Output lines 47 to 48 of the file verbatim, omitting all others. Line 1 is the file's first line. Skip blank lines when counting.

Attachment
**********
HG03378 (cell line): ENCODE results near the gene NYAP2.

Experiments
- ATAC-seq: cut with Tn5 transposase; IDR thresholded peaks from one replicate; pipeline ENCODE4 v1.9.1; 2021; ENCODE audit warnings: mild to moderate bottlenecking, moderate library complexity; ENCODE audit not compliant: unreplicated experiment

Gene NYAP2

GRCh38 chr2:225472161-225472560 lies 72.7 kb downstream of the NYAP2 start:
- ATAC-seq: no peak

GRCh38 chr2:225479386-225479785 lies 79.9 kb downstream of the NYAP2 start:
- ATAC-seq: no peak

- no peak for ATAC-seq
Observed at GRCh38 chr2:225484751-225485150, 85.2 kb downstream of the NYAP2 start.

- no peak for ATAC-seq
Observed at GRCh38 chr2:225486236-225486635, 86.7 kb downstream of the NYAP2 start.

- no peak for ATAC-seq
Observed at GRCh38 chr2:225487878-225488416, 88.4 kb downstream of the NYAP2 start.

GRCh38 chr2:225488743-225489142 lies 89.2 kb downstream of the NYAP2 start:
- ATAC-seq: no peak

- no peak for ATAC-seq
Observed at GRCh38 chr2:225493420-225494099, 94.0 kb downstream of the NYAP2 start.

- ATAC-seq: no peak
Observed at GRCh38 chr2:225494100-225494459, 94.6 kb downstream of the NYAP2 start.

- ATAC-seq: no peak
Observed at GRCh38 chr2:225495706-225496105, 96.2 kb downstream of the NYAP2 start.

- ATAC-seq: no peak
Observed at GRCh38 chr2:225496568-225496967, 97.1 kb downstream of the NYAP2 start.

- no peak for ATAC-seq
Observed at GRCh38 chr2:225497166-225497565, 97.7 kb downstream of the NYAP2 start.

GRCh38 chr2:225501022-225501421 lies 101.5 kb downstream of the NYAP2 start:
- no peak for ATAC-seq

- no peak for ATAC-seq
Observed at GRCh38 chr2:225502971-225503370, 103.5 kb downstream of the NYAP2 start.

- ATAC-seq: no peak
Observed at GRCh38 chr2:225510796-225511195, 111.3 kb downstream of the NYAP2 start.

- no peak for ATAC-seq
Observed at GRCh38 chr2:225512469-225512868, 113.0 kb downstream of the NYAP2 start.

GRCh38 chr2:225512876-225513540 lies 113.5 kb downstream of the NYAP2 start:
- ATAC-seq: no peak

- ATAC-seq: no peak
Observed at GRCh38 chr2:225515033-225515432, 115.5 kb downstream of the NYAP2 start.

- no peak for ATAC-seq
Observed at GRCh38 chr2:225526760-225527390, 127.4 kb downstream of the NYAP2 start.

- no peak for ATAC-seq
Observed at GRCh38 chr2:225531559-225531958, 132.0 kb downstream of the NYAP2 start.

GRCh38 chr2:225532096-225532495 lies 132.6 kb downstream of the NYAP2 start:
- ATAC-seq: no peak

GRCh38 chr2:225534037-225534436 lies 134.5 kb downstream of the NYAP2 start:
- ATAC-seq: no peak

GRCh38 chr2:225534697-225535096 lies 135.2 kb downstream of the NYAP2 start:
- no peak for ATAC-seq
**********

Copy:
GRCh38 chr2:225534697-225535096 lies 135.2 kb downstream of the NYAP2 start:
- no peak for ATAC-seq